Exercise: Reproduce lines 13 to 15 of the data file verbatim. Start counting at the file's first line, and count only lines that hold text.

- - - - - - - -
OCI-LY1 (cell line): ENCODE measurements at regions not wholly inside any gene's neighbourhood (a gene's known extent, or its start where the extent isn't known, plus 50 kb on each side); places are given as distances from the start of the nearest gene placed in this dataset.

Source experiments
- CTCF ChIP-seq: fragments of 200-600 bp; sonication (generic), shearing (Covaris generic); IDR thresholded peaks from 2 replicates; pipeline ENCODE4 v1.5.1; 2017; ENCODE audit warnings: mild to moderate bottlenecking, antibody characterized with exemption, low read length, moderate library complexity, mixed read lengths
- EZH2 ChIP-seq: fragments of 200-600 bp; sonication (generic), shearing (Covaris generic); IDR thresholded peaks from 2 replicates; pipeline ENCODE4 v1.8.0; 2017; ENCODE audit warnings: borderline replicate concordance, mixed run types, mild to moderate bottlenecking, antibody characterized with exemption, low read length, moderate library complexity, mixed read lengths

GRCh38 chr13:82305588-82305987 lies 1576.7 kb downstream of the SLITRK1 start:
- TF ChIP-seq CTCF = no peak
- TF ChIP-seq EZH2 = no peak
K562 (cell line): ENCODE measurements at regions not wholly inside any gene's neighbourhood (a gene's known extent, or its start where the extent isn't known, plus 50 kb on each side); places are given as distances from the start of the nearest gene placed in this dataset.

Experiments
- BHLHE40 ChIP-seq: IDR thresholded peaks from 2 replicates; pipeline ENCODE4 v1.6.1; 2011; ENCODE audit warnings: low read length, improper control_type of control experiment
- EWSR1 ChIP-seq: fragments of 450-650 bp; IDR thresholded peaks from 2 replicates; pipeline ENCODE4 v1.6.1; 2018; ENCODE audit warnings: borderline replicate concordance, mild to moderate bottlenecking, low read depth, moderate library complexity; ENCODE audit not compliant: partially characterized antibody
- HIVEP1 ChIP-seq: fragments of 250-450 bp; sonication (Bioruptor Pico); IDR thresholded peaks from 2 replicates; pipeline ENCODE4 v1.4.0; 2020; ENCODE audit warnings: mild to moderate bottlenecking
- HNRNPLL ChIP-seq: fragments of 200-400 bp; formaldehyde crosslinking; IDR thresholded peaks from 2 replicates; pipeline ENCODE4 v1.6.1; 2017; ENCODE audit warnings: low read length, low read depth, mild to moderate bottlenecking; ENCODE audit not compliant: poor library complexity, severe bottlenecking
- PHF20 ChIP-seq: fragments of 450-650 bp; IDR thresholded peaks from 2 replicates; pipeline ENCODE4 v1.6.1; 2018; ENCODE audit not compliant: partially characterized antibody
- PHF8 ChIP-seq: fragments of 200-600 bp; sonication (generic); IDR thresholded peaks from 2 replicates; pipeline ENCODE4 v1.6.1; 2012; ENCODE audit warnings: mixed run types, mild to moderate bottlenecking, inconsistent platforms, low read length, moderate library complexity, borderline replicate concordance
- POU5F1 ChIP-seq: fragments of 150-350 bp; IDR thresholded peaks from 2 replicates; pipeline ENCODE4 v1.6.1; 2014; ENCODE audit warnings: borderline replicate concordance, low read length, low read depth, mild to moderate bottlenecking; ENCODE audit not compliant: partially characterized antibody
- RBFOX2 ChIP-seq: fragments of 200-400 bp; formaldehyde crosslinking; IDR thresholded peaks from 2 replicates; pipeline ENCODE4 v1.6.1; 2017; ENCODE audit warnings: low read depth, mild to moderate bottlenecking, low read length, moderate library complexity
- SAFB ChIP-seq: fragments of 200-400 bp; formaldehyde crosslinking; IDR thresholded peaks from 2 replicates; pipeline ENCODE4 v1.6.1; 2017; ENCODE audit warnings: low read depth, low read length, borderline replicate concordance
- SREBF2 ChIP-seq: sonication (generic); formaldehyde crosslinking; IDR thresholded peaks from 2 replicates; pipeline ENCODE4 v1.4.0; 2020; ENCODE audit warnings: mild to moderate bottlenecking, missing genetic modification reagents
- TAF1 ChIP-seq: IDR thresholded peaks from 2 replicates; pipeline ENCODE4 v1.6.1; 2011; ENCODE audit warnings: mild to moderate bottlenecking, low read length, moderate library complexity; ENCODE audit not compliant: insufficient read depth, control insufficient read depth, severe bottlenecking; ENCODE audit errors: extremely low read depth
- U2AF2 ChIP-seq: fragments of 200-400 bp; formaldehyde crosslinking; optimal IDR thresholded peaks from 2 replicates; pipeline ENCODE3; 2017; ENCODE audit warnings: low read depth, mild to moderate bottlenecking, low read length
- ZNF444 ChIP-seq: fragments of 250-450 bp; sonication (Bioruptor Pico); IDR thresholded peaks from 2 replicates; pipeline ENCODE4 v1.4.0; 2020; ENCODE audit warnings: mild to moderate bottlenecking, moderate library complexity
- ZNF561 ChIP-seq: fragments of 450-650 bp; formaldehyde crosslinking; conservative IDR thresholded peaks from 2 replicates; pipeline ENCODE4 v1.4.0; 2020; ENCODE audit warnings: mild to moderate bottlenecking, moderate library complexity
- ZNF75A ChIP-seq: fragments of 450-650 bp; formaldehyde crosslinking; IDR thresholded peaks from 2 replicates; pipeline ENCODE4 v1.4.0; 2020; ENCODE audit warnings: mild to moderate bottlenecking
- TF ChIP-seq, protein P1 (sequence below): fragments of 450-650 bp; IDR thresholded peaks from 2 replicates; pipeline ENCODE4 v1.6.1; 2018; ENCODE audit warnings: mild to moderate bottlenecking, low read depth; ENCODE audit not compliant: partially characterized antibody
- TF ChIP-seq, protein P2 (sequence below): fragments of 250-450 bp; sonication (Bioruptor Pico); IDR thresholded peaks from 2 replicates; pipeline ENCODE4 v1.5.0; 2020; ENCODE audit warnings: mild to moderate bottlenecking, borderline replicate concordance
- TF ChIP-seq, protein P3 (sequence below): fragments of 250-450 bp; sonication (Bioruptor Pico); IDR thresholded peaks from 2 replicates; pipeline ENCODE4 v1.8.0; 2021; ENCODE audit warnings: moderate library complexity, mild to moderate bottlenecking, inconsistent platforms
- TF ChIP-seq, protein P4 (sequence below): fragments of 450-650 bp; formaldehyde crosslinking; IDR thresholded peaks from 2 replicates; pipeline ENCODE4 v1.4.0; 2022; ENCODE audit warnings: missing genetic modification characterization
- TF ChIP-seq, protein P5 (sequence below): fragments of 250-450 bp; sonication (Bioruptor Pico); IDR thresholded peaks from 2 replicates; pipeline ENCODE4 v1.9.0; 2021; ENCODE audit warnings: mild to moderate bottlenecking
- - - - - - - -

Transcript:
- HNRNPLL ChIP-seq: fragments of 200-400 bp; formaldehyde crosslinking; IDR thresholded peaks from 2 replicates; pipeline ENCODE4 v1.6.1; 2017; ENCODE audit warnings: low read length, low read depth, mild to moderate bottlenecking; ENCODE audit not compliant: poor library complexity, severe bottlenecking
- PHF20 ChIP-seq: fragments of 450-650 bp; IDR thresholded peaks from 2 replicates; pipeline ENCODE4 v1.6.1; 2018; ENCODE audit not compliant: partially characterized antibody
- PHF8 ChIP-seq: fragments of 200-600 bp; sonication (generic); IDR thresholded peaks from 2 replicates; pipeline ENCODE4 v1.6.1; 2012; ENCODE audit warnings: mixed run types, mild to moderate bottlenecking, inconsistent platforms, low read length, moderate library complexity, borderline replicate concordance